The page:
Heading south and down through the busy Oxford streets, I made my way to Merton Field behind Merton College. This is the college sports field, which is used in the film for the typically English game of cricket. The scene is tense with feelings bubbling and brewing underneath, playing in contrast to the relaxing game taking place. This is clearly Pinter’s invention, the emphasis on the game undoubtedly coming from his own obsession with the sport. The winter weather made this location seem rather moodier than Losey’s depiction of it, heightened further by the fact that it was currently set up and being used for football rather than leather-upon-willow.
Further west, following the River Cherwell, I ventured into Magdalen College to find some very particular locations used in the film’s famous river boating sequences. Walking through the empty cloister of the college (used in the filming of several Harry Potter films), I wandered over the bridge, crossing the Holywell Mill stream to Addison’s Walk, where Losey took several shots of the enjoyably awkward (if lecherous) punting. The leaves from the trees were still floating by, reminding me of that wonderful shot where Anna almost caresses the passing water with her hand, Stephen watching on helplessly – Bogarde gives a subtly powerful performance of lust and temptation.
My final Oxford stop was parallel to Merton Fields in Christchurch Meadows, so I made my way back past the Botanical Gardens and to the entrance of the college where Losey sets a handful of scenes just after Stephen has fallen in the water. This avenue of trees is directly opposite the college, with Losey showing the three characters walking along it before Anna breaks away to sit on a bench and studiously begins to read. The bench has been moved a few trees down, and the winter weather meant that it looked a far emptier space than in the film. I thought of how luscious the avenue and the rest of the locations must feel in summer and promised myself a return visit in warmer months to see if Losey’s vision rung true.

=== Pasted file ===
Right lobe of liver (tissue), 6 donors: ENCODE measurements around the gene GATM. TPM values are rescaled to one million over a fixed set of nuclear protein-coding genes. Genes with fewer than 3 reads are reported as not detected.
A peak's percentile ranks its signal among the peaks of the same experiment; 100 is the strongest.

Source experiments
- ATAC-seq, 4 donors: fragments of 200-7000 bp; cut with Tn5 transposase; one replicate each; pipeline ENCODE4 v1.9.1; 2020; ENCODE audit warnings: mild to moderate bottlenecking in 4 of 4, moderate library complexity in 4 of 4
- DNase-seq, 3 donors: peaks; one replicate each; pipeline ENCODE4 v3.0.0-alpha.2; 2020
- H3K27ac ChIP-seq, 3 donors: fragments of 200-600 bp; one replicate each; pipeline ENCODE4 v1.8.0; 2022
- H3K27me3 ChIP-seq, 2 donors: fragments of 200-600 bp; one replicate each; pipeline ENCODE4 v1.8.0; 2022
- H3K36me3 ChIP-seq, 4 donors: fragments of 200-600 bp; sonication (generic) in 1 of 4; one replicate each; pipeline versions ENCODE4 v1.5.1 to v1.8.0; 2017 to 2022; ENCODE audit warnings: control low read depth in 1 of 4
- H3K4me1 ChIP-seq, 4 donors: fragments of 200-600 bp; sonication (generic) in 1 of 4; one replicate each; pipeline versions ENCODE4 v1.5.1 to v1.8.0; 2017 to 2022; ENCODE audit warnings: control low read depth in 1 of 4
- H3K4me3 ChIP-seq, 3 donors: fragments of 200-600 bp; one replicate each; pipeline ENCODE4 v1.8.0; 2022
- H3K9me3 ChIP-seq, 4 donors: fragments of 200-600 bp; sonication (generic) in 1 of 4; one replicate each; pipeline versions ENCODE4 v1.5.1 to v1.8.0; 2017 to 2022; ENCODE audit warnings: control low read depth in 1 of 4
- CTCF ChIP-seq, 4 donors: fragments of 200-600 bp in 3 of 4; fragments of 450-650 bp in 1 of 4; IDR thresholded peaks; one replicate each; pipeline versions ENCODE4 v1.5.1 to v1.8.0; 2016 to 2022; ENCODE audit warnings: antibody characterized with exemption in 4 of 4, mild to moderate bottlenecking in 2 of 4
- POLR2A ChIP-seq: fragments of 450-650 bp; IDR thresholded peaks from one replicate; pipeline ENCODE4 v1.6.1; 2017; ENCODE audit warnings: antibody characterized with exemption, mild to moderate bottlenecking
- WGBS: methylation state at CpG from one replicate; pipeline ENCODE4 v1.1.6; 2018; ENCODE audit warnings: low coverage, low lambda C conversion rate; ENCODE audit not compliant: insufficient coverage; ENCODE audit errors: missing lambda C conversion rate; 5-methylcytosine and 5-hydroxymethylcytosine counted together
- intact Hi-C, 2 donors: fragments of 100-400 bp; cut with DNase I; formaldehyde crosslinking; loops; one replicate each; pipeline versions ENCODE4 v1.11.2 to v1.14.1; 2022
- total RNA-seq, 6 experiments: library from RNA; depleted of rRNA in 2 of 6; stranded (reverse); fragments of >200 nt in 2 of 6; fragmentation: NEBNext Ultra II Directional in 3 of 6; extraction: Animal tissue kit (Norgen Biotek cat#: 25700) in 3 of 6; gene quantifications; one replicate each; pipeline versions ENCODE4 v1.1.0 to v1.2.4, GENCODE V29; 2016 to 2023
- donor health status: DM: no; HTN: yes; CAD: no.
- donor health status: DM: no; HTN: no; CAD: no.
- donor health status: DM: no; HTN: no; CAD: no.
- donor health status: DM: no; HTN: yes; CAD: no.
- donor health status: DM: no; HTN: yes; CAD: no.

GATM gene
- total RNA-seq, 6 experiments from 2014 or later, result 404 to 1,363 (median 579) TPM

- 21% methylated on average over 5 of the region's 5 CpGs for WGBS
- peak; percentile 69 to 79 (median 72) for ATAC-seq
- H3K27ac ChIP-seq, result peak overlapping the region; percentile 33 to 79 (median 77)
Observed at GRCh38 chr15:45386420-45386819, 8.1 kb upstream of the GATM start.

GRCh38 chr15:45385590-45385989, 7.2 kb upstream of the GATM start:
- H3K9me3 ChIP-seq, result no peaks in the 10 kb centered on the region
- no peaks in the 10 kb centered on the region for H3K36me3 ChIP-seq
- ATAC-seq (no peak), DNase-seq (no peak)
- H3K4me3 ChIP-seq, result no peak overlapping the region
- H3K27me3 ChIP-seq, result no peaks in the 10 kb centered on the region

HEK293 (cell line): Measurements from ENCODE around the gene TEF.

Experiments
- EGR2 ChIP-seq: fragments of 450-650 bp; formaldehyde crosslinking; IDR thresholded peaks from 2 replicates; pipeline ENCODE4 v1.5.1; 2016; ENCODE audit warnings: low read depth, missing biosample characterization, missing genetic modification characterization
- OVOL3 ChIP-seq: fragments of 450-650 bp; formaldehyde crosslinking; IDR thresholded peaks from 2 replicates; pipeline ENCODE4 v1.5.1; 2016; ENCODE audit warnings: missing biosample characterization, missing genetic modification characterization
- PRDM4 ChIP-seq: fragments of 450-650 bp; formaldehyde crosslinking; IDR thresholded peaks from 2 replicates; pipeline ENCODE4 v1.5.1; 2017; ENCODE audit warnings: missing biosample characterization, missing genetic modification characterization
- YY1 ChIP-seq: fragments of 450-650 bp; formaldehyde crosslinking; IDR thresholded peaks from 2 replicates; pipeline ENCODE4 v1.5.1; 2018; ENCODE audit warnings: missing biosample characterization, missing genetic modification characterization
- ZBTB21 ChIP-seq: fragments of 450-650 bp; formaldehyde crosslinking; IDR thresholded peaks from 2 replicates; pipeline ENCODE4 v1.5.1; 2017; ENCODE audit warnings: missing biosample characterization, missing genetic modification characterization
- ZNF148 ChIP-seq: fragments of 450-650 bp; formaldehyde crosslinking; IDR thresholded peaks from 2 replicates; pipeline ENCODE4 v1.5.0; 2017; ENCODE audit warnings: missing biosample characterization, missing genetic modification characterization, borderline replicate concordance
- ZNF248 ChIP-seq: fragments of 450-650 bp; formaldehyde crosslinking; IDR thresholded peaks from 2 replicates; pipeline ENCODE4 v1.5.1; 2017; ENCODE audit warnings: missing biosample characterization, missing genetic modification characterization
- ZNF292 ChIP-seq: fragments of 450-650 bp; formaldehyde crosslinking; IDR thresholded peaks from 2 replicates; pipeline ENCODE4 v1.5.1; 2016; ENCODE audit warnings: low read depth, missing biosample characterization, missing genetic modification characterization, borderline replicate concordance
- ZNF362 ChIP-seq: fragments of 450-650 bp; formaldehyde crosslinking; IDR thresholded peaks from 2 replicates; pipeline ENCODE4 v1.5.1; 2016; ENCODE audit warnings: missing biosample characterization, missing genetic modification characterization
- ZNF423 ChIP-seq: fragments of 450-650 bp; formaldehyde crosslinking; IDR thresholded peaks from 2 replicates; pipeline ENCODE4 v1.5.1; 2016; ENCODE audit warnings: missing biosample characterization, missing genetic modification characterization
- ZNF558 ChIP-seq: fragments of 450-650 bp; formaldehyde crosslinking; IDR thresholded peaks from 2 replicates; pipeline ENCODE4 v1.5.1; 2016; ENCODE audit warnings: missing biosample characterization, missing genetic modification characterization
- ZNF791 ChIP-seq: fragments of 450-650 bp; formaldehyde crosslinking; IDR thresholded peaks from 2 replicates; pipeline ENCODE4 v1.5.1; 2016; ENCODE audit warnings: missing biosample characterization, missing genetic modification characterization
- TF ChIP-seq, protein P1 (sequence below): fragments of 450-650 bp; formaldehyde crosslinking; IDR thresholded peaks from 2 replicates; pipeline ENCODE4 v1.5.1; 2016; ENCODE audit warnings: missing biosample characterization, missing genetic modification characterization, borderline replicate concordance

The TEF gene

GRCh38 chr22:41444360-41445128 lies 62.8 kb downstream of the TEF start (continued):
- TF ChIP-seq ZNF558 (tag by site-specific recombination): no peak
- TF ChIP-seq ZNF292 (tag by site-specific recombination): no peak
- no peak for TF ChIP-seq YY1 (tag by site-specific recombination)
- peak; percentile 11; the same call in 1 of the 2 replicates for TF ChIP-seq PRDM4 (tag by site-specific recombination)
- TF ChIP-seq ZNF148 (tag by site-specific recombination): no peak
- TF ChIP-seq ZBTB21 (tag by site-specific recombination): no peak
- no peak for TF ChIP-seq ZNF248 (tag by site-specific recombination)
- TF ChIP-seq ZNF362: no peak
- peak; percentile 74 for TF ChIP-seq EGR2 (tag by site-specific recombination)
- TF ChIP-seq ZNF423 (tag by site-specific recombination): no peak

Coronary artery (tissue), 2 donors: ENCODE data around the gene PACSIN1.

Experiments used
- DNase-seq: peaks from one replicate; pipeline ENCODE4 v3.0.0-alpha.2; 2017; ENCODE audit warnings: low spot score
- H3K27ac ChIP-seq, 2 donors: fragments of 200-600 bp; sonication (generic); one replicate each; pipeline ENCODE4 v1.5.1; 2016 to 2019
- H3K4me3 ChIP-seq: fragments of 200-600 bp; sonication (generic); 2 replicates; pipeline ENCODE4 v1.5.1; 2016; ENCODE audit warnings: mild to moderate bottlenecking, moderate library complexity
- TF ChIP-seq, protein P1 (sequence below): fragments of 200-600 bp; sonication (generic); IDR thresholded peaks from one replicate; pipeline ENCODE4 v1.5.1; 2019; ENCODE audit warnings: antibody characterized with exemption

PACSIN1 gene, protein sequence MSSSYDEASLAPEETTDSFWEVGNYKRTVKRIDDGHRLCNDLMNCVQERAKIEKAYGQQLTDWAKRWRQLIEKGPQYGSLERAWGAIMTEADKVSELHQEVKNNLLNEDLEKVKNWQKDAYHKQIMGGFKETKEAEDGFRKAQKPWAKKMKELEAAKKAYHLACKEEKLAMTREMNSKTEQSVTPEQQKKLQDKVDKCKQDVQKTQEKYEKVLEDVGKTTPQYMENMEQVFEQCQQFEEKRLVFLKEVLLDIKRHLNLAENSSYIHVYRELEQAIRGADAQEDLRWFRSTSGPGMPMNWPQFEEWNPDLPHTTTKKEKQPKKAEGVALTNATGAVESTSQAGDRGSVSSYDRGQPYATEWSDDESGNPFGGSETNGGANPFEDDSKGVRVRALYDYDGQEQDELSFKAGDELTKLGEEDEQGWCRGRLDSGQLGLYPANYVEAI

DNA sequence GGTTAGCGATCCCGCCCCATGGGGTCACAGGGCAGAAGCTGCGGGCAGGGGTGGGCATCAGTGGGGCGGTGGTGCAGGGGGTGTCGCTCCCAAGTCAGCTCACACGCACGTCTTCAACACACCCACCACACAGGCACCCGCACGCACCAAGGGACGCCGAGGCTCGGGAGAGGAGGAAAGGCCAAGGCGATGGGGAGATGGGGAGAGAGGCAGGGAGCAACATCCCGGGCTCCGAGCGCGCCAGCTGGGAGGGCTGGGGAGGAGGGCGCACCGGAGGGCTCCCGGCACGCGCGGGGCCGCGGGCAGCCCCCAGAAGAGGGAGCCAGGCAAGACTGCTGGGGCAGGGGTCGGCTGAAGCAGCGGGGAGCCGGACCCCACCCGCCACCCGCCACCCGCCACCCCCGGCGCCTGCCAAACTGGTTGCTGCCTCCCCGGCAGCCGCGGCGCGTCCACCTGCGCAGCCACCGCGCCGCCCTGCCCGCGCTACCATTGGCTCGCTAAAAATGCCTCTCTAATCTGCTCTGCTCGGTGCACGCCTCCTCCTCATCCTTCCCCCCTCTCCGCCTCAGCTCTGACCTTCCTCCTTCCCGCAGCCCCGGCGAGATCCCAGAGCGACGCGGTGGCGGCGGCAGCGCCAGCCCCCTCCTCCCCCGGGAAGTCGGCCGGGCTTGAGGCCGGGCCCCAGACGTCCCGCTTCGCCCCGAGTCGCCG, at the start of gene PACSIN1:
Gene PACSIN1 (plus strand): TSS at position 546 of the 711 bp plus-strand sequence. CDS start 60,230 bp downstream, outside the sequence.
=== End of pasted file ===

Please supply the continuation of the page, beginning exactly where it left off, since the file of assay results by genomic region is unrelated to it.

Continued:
London plays a strange role in Accident. It’s where Stephen both fails at getting a TV job and succumbs to infidelity. The city comes to the fore when Stephen visits BBC Television Centre, following up a potential job as an academic talking head on a show. The segment is famous for an excellent cameo from Pinter and Freddie Jones as BBC commissioning executives, filmed in the (since demolished) TVC offices. Luckily, I had a snap or two of the building from when it was open for Ben Rivers’ last installation there with Artangel in 2015. Accident now stands as a time-capsule of the vibrant creative atmosphere in one of our most important cultural buildings, its loss being one of the worst board-approved examples of cultural vandalism so far this century.
Once Stephen has failed at getting anywhere with his TV spot, he visits an old flame played by Delphine Seyrig: Francesca, the university provost’s daughter. Francesca’s house is in Bloomsbury, specifically 40 Bedford Square. The square is littered with various plaques, Francesca’s house actually being next door to where the novelist, Anthony Hope, most famous for writing The Prisoner of Zenda, lived.